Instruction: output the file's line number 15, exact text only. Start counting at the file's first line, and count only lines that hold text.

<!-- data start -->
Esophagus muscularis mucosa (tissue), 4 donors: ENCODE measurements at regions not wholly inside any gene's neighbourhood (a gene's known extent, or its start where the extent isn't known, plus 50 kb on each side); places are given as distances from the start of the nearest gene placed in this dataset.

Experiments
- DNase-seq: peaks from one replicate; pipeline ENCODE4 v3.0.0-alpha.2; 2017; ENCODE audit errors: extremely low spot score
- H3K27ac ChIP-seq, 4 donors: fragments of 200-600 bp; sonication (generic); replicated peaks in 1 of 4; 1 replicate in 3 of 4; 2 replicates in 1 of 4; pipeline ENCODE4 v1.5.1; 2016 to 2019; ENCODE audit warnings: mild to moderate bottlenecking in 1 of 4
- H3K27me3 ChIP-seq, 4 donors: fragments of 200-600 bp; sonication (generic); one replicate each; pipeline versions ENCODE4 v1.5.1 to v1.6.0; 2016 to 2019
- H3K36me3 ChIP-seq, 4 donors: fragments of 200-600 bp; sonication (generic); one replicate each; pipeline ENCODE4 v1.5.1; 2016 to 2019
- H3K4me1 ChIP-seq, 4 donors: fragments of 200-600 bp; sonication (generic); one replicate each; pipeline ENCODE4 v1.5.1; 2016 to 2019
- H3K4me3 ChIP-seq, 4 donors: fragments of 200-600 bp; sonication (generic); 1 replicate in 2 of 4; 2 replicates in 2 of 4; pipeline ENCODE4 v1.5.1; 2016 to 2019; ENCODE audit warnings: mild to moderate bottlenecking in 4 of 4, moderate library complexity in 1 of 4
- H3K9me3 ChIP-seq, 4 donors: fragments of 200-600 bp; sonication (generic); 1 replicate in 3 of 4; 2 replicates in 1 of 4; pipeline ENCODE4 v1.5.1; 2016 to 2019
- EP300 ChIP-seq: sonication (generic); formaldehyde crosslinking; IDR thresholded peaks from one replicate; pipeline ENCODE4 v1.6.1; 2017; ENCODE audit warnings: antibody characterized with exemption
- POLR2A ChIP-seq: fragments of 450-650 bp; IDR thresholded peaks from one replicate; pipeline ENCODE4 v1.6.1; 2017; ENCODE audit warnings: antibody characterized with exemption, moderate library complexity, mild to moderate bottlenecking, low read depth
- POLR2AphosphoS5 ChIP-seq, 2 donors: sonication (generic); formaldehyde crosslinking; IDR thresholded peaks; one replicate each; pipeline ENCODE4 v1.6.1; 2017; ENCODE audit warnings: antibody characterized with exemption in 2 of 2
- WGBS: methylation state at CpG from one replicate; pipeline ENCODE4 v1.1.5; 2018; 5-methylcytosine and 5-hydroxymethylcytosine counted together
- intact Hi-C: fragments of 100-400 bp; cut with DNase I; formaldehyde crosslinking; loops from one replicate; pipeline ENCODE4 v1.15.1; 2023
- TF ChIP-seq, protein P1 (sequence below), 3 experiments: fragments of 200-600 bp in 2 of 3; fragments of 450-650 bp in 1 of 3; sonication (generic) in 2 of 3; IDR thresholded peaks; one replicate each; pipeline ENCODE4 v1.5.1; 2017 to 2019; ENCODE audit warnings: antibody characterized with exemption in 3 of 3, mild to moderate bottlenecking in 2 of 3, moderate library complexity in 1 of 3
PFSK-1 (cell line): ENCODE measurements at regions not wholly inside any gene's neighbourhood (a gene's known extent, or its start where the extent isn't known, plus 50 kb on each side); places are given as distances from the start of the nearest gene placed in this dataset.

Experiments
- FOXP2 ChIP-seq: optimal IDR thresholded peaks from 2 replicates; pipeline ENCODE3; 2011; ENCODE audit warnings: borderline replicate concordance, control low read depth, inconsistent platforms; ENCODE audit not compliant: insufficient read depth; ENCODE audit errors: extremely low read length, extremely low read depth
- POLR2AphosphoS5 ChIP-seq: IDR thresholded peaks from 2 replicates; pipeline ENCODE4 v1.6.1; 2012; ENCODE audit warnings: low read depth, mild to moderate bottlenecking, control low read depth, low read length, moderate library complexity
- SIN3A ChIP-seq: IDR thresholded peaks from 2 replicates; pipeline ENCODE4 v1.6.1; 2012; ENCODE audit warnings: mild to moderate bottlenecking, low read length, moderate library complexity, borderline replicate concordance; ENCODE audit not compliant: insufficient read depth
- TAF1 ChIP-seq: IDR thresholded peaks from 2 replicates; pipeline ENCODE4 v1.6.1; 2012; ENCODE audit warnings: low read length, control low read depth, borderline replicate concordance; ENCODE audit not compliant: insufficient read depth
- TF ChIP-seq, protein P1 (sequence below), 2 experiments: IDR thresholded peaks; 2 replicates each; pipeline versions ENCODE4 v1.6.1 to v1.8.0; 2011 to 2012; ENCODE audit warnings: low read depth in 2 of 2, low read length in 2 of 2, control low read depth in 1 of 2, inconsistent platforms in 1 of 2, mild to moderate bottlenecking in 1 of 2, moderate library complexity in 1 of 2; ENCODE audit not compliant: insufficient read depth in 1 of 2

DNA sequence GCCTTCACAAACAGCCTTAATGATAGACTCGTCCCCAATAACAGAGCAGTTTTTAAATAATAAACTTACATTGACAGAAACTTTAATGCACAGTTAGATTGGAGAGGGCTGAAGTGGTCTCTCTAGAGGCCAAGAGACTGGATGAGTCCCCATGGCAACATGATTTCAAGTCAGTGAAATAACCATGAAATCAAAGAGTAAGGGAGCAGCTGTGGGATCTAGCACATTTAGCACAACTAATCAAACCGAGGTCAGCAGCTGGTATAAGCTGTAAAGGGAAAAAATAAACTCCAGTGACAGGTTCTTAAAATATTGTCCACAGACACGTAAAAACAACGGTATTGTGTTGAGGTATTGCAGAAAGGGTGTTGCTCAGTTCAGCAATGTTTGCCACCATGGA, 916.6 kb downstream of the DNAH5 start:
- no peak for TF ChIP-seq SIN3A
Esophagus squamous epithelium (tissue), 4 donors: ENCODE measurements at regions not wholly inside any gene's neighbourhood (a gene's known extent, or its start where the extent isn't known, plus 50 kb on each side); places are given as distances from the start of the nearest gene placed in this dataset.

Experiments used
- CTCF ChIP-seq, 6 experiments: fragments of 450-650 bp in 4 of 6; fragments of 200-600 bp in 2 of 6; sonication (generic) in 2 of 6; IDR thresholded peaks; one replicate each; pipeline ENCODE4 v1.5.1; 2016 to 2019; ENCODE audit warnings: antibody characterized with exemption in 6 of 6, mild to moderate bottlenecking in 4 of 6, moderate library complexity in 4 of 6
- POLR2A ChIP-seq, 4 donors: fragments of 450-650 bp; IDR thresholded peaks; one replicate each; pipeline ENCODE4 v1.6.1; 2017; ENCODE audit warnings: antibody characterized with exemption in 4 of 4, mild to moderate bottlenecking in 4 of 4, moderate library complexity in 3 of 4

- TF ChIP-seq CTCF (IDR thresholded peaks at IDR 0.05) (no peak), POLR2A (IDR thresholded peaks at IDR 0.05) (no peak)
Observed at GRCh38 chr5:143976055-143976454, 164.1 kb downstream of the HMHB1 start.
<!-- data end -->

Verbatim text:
- TF ChIP-seq, protein P1 (sequence below), 3 experiments: fragments of 200-600 bp in 2 of 3; fragments of 450-650 bp in 1 of 3; sonication (generic) in 2 of 3; IDR thresholded peaks; one replicate each; pipeline ENCODE4 v1.5.1; 2017 to 2019; ENCODE audit warnings: antibody characterized with exemption in 3 of 3, mild to moderate bottlenecking in 2 of 3, moderate library complexity in 1 of 3